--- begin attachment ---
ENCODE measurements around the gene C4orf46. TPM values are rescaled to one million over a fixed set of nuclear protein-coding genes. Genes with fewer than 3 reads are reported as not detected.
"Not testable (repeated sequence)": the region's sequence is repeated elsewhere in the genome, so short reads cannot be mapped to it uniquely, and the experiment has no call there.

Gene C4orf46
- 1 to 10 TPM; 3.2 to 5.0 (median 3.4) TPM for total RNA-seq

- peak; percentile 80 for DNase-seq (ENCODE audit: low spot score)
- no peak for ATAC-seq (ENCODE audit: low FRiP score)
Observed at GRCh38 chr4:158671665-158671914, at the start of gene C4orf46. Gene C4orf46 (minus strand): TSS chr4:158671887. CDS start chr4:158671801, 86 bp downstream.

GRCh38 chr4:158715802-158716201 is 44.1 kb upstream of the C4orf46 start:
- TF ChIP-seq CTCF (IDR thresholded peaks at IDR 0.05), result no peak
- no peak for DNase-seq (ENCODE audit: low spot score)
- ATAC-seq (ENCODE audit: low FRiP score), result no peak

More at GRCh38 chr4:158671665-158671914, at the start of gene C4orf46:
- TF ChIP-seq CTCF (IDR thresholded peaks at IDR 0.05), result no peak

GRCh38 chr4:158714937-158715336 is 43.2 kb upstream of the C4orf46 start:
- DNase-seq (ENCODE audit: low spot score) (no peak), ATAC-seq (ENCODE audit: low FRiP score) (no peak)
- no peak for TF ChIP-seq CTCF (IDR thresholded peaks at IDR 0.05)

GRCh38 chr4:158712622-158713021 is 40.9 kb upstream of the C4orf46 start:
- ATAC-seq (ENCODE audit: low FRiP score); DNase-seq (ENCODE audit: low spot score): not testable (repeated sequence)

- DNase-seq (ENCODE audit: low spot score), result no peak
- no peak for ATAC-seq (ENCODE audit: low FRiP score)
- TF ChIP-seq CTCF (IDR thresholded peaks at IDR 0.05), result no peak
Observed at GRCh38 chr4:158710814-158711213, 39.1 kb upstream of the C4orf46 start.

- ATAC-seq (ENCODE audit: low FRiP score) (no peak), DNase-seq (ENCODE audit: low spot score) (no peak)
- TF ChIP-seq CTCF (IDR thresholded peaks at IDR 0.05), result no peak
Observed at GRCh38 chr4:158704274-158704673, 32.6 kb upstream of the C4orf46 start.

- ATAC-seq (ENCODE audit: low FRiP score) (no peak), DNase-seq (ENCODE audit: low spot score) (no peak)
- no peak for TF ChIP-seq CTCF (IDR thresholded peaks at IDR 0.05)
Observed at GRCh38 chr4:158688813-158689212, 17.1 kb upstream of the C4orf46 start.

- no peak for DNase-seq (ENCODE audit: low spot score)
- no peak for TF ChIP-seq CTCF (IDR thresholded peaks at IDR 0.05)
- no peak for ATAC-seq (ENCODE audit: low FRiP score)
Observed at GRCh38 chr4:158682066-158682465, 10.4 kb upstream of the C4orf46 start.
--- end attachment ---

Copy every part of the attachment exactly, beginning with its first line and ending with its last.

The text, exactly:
ENCODE measurements around the gene C4orf46. TPM values are rescaled to one million over a fixed set of nuclear protein-coding genes. Genes with fewer than 3 reads are reported as not detected.
"Not testable (repeated sequence)": the region's sequence is repeated elsewhere in the genome, so short reads cannot be mapped to it uniquely, and the experiment has no call there.

Gene C4orf46
- 1 to 10 TPM; 3.2 to 5.0 (median 3.4) TPM for total RNA-seq

- peak; percentile 80 for DNase-seq (ENCODE audit: low spot score)
- no peak for ATAC-seq (ENCODE audit: low FRiP score)
Observed at GRCh38 chr4:158671665-158671914, at the start of gene C4orf46. Gene C4orf46 (minus strand): TSS chr4:158671887. CDS start chr4:158671801, 86 bp downstream.

GRCh38 chr4:158715802-158716201 is 44.1 kb upstream of the C4orf46 start:
- TF ChIP-seq CTCF (IDR thresholded peaks at IDR 0.05), result no peak
- no peak for DNase-seq (ENCODE audit: low spot score)
- ATAC-seq (ENCODE audit: low FRiP score), result no peak

More at GRCh38 chr4:158671665-158671914, at the start of gene C4orf46:
- TF ChIP-seq CTCF (IDR thresholded peaks at IDR 0.05), result no peak

GRCh38 chr4:158714937-158715336 is 43.2 kb upstream of the C4orf46 start:
- DNase-seq (ENCODE audit: low spot score) (no peak), ATAC-seq (ENCODE audit: low FRiP score) (no peak)
- no peak for TF ChIP-seq CTCF (IDR thresholded peaks at IDR 0.05)

GRCh38 chr4:158712622-158713021 is 40.9 kb upstream of the C4orf46 start:
- ATAC-seq (ENCODE audit: low FRiP score); DNase-seq (ENCODE audit: low spot score): not testable (repeated sequence)

- DNase-seq (ENCODE audit: low spot score), result no peak
- no peak for ATAC-seq (ENCODE audit: low FRiP score)
- TF ChIP-seq CTCF (IDR thresholded peaks at IDR 0.05), result no peak
Observed at GRCh38 chr4:158710814-158711213, 39.1 kb upstream of the C4orf46 start.

- ATAC-seq (ENCODE audit: low FRiP score) (no peak), DNase-seq (ENCODE audit: low spot score) (no peak)
- TF ChIP-seq CTCF (IDR thresholded peaks at IDR 0.05), result no peak
Observed at GRCh38 chr4:158704274-158704673, 32.6 kb upstream of the C4orf46 start.

- ATAC-seq (ENCODE audit: low FRiP score) (no peak), DNase-seq (ENCODE audit: low spot score) (no peak)
- no peak for TF ChIP-seq CTCF (IDR thresholded peaks at IDR 0.05)
Observed at GRCh38 chr4:158688813-158689212, 17.1 kb upstream of the C4orf46 start.

- no peak for DNase-seq (ENCODE audit: low spot score)
- no peak for TF ChIP-seq CTCF (IDR thresholded peaks at IDR 0.05)
- no peak for ATAC-seq (ENCODE audit: low FRiP score)
Observed at GRCh38 chr4:158682066-158682465, 10.4 kb upstream of the C4orf46 start.